Betahistine

leokitten

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Betahistine has been mentioned in passing in various posts but I thought it would be useful to make a dedicated thread to discuss pharmacology and possible effect on ME symptoms.

Betahistine is typically prescribed for vertigo and other vestibular disorders. But in general it’s a strong H3 receptor antagonist, so it promotes the release of acetylcholine, histamine, dopamine, norepinephrine, serotonin, and GABA in the brain. It promotes arousal/wakefulness and is being studied or also prescribed for ADHD, atypical depression, and narcolepsy/EDS. It’s also a vasodilator in the brain and a weak H1 receptor agonist.

It’s generic and dirt cheap to buy at reputable online pharmacies. Any thoughts or experiences?
 
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leokitten

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Anything that promotes the release of histamines doesn't sound like a useful thing to me!
It’s a strong H3 receptor antagonist and these receptors are found primarily in the brain, so only promoting histamine release in the brain. It only has weak H1 receptor agonism. Also important to remember that the role of histamine in the brain is very different than its role in the body.
 
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A drug with similar H3 antagonist properties was approved recently for narcolepsy. You need to use about 100mg to 500mg to get results due to short half-life and low in-vivo potency. I recommend to use it along H1 antagonist to counter-act peripheral side effects. If you gave it a try let us know!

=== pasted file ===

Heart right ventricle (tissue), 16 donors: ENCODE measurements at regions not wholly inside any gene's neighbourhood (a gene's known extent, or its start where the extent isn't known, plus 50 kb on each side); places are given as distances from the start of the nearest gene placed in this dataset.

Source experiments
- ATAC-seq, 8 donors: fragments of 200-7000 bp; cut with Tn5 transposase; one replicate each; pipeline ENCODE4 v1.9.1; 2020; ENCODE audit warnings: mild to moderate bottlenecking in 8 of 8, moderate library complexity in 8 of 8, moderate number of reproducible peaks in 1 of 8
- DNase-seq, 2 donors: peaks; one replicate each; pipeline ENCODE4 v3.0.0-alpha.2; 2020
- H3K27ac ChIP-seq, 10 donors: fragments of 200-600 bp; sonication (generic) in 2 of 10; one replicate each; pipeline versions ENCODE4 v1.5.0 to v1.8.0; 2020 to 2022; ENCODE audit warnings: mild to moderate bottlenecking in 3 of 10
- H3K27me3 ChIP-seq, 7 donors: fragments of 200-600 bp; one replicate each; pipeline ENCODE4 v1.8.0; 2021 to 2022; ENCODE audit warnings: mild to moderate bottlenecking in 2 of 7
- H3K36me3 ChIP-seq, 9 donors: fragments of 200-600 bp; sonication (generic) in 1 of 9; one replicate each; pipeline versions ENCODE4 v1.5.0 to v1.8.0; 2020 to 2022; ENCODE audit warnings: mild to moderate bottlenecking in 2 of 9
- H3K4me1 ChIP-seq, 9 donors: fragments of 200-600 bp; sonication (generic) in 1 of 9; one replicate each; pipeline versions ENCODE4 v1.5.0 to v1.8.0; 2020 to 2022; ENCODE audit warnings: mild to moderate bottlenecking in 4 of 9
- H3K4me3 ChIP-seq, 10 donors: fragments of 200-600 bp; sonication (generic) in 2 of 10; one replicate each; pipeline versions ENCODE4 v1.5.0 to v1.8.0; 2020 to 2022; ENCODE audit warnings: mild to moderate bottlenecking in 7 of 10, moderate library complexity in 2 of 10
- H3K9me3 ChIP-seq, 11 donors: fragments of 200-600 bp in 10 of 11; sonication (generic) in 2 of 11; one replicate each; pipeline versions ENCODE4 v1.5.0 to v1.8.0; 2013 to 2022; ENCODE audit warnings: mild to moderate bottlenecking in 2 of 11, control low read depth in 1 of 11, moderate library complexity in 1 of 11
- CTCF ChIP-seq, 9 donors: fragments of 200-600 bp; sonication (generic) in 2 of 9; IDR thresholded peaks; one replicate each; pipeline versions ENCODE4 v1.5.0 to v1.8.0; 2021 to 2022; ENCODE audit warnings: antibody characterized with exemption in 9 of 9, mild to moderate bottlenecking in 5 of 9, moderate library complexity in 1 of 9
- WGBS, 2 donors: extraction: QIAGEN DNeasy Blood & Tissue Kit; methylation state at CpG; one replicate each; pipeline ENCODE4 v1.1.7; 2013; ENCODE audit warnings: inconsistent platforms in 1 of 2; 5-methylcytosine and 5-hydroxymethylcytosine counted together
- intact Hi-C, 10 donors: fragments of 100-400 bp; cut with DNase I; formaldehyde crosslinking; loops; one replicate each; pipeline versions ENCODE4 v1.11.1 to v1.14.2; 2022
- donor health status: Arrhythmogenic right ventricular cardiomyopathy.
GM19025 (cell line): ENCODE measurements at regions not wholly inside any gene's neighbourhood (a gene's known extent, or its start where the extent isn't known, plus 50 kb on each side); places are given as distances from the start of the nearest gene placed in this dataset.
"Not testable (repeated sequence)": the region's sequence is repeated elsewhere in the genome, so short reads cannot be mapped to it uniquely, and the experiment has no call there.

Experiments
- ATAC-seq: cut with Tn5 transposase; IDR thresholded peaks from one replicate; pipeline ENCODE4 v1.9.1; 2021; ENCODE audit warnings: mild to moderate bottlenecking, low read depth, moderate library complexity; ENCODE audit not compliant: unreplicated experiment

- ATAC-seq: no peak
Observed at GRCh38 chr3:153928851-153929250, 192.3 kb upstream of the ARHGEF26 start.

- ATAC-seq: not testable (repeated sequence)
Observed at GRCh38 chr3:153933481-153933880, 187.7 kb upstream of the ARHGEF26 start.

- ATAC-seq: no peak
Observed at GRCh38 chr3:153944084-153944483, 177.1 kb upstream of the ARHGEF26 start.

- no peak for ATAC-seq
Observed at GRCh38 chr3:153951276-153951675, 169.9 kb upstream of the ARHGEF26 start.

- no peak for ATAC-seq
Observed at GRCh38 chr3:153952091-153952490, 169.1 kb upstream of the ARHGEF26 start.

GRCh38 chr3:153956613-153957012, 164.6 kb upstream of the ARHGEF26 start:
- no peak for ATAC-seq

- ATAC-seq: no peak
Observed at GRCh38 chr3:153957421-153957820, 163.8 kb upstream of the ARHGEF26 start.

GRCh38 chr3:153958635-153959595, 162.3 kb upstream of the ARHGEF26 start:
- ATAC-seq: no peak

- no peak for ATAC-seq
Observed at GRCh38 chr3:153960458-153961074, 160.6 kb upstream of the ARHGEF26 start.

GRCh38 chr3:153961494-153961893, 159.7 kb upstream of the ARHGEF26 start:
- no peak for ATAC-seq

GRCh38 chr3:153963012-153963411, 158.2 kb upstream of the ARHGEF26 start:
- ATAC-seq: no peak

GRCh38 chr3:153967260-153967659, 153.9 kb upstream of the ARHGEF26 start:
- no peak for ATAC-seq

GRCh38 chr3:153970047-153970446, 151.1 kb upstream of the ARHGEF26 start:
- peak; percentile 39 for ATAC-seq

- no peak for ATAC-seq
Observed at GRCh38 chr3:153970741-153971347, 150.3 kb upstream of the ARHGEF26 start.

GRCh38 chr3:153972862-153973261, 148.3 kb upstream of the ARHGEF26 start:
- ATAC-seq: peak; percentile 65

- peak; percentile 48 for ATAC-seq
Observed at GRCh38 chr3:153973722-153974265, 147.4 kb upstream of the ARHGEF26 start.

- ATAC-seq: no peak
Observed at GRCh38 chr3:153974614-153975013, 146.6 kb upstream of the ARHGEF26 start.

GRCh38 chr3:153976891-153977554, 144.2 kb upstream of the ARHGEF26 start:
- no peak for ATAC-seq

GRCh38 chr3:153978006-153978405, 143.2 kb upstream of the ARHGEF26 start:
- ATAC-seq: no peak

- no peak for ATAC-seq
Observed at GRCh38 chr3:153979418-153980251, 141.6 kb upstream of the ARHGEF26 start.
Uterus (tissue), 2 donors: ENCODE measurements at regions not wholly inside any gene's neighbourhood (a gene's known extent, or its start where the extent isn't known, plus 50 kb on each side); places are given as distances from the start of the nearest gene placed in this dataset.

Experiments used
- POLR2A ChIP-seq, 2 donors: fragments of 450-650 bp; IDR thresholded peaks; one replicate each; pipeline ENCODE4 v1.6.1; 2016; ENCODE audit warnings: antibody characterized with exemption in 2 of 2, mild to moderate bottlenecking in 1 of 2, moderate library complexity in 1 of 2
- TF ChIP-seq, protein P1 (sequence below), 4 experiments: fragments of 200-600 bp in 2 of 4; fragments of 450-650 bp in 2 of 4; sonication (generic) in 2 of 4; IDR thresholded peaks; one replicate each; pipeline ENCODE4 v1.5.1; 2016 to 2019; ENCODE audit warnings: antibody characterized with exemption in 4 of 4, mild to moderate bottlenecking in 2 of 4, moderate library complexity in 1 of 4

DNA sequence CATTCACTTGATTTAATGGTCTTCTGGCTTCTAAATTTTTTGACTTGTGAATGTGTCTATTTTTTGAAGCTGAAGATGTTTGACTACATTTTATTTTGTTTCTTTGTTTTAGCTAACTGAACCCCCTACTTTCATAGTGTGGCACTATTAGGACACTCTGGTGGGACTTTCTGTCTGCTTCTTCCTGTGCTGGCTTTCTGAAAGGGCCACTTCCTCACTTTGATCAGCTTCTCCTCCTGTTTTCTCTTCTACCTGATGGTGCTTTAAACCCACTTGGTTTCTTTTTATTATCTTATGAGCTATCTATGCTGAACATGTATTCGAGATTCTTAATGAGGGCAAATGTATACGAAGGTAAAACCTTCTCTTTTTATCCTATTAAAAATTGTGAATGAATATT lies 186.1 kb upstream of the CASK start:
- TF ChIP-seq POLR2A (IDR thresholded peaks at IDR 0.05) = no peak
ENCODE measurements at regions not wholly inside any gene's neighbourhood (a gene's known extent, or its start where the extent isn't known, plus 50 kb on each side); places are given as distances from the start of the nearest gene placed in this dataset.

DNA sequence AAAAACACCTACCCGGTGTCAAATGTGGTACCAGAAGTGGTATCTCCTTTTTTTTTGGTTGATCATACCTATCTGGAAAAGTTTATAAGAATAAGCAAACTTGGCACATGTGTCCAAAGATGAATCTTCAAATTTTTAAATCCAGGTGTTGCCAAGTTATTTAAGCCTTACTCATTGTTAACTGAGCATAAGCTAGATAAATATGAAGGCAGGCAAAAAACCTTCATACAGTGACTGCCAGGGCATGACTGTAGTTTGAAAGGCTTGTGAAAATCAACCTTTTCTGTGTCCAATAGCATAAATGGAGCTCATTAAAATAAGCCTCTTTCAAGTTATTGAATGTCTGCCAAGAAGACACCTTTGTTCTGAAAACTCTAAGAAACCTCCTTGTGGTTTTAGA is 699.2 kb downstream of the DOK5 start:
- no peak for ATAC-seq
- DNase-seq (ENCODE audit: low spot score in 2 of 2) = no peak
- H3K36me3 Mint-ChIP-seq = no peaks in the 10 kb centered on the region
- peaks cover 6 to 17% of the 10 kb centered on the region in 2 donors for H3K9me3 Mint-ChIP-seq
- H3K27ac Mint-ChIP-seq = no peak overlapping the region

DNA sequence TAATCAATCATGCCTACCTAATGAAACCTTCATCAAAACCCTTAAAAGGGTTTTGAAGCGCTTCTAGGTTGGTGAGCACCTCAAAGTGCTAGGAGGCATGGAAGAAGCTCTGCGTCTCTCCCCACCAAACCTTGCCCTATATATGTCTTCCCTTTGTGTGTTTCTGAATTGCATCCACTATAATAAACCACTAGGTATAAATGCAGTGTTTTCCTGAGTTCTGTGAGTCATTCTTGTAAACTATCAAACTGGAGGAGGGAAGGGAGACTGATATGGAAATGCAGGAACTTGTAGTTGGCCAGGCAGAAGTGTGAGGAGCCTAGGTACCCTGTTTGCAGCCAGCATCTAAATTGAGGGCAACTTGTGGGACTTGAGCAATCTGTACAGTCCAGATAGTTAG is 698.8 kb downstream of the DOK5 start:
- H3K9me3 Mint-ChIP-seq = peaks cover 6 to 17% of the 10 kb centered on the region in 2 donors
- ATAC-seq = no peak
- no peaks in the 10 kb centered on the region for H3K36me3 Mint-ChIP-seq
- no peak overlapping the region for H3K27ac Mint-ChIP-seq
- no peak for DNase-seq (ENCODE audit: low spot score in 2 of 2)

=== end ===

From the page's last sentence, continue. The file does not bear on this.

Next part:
leokitten

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A drug with similar H3 antagonist properties was approved recently for narcolepsy. You need to use about 100mg to 500mg to get results due to short half-life and low in-vivo potency. I recommend to use it along H1 antagonist to counter-act peripheral side effects. If you gave it a try let us know!
Yes. pitolisant (Wakix) is an H3 antagonist recently approved for narcolepsy/EDS. But it’s a very expensive brand name drug and one of my points is why not use betahistine instead which has very similar properties and is dirt cheap to buy.
 

leokitten

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H3 antagonists and postoperative cognitive dysfunction. Krishnamurti. J Anaesthesiol (2019)
Since histamine (HA) was first synthesized in 1907 and isolated as a bacterial contaminant of an extract of ergot in 1910, its role in health and disease and its molecular mechanism of action have been unraveled, leading to the formulation of an array of drugs with immense therapeutic value. HA is produced by decarboxylation of histidine, and its biological actions are mediated through four HA receptors, namely, H1, H2, H3, and H4 based on their sequence, their link to differential intracellular signaling mechanisms, and their unique pharmacological properties. H1 and H2 receptors have been targeted for treating allergic conditions and peptic ulcers, respectively. The discovery of a third HA receptor subtype (H3R) by molecular biologists in 1983, structurally a member of the G-protein-coupled receptor family, has led to the development of many potent and selective H3 receptor antagonists having the potential to treat a wide spectrum of neurological diseases including postoperative cognitive dysfunction.
 

mitoMAN

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I have a narcolepsy specific Autoantibody and was wondering if Wakix could have potential use.